• Reminders to follow-up with patients at specified time periods are created by the CRM system and assigned to navigators.

Enrollment

• CRM system uses “just-in-time” process to collect data only when needed, for example, confirming the patient's address only when they've agreed to participate in the program.

• Confirmation of mailing address triggers a process by which device procurement starts.

Device configuration and setup

• Blood pressure data automatically flows into CRM system, linked to patient during procurement process.

• Tasks are created to automatically remind patients to check their blood pressure (with instructions) if blood pressure data are not coming into the system.

• Once a patient has sufficient blood pressure data to make a clinical decision, the system moves the patient to the next stage in the overall program workflow.

Medication titration

• Navigator puts together clinical summary of patient only when that patient is ready to be titrated, e.g., has sufficient blood pressure readings.

• Navigator and pharmacist use task-based workflows to review patient and guide clinical management decision and communication.

Maintenance

• The CRM system creates future reminders (e.g., 6 months) that are automatically sent to the patient to encourage resuming blood pressure checks.

• The clinical management workflow resumes once the patient's device data starts flowing again; if it does not, tasks are created to attempt other methods of reaching patient based on their communication preferences.

Abbreviation: CRM, customer relationship management.



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Intake and Eligibility Screening

In this phase, patients are brought into the system automatically through EHR data extracts or referrals. There is an initial screening process to look for exclusion criteria (for example, age and weight restrictions due to blood pressure cuff size, or clinical contraindications such as dialysis or significant heart failure). Patients are then sent a survey, either through our portal or via email, to confirm interest in the program, specify communication preferences (phone, email, portal, or SMS), and consent for communication per organizational policy (e.g., for SMS or email). Once communication preferences are established, program communication preferentially takes place through that medium. Reminders to complete the survey, as well as tasks to call patients if they do not complete the survey electronically, are created by the CRM system automatically and assigned to navigators.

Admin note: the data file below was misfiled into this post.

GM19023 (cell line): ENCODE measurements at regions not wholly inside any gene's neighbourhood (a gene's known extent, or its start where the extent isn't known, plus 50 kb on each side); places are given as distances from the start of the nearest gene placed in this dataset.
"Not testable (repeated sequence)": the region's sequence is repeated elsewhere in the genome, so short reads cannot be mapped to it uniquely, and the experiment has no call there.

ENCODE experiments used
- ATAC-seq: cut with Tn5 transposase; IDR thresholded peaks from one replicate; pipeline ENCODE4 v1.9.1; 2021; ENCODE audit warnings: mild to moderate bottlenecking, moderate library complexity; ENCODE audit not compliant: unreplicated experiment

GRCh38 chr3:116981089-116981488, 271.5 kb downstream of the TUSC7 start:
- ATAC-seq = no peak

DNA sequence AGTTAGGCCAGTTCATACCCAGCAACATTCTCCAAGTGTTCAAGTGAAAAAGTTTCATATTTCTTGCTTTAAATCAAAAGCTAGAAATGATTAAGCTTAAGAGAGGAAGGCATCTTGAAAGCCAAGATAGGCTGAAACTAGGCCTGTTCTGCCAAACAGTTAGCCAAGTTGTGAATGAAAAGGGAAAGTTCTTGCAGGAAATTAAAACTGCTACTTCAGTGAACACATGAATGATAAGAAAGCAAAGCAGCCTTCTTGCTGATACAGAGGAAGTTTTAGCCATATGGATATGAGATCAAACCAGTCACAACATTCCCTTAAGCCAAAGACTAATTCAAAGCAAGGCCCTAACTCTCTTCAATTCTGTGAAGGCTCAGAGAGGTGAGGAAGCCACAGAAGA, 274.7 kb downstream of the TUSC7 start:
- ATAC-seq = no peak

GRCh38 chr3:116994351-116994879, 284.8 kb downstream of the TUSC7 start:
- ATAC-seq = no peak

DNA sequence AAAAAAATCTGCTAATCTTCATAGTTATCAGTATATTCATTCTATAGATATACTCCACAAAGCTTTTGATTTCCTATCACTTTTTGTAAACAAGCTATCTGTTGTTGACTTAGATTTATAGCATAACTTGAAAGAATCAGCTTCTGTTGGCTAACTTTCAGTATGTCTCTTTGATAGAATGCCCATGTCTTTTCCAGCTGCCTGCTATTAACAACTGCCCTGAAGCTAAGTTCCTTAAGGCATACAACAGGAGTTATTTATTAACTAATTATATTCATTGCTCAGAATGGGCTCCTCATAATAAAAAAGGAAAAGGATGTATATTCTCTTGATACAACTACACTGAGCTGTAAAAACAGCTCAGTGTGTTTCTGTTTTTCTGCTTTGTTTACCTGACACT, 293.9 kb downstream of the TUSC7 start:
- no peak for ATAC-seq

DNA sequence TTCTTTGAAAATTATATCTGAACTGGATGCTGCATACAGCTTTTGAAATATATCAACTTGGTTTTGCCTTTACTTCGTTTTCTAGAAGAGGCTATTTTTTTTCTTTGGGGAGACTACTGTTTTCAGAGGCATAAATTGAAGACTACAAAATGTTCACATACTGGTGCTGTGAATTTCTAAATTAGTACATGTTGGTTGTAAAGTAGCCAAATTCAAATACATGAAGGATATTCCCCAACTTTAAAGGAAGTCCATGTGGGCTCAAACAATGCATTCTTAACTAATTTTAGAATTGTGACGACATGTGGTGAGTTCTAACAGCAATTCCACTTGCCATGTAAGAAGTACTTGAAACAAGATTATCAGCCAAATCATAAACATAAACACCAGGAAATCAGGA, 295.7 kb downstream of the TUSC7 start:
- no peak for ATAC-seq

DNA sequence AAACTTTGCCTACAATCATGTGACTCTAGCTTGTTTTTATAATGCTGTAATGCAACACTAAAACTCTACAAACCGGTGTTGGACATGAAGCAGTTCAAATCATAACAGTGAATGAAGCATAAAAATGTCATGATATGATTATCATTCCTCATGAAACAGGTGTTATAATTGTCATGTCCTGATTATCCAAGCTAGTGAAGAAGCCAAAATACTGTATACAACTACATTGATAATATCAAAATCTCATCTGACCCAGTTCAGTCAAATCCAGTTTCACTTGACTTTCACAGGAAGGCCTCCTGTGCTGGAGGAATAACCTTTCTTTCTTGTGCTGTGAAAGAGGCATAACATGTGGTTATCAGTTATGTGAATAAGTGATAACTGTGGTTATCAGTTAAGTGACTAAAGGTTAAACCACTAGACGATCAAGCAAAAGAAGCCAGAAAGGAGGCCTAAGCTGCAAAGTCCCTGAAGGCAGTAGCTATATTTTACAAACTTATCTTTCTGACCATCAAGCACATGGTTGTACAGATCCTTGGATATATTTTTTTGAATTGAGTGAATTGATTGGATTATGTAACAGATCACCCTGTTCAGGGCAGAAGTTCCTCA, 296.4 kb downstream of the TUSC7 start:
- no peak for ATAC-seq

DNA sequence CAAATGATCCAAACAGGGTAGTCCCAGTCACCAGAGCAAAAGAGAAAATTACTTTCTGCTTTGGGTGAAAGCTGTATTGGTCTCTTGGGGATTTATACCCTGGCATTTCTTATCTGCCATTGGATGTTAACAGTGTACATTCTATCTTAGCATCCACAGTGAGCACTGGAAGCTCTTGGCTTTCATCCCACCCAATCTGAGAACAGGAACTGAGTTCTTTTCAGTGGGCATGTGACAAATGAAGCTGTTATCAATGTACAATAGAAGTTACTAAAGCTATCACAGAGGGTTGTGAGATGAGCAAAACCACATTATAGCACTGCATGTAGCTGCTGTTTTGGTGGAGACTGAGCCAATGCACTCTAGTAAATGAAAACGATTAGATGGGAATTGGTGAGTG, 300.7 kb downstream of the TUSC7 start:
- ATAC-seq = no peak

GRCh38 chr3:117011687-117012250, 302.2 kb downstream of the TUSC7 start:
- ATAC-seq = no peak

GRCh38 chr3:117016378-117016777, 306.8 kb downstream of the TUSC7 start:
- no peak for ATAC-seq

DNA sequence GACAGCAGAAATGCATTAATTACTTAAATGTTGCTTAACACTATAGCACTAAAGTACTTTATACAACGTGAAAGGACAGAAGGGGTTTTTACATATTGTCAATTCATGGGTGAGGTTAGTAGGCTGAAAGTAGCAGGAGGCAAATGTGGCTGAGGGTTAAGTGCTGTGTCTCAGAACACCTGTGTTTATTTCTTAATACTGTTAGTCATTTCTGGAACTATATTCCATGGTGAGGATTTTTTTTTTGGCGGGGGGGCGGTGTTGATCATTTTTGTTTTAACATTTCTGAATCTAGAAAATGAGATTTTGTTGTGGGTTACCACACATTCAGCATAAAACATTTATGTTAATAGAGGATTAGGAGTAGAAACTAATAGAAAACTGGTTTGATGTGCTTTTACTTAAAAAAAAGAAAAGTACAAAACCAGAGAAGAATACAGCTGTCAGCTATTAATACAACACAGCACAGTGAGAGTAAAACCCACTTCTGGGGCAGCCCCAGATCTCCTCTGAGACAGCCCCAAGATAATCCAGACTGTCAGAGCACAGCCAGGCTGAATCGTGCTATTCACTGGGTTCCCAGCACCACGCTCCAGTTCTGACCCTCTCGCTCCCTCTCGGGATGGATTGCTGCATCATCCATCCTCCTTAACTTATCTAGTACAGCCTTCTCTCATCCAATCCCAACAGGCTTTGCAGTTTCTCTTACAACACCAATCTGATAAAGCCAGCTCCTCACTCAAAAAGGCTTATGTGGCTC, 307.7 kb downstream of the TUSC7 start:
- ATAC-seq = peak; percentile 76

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Enrollment

Patients who complete the initial survey are then contacted via the communication preference of their choice to confirm their mailing address, and then mailed a cellular blood pressure cuff with instructions on setup and usage, for example, best practices for taking a blood pressure, as well as timing (two readings in the morning and night, while sitting). At this point, patients are considered enrolled in the program.


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Device Configuration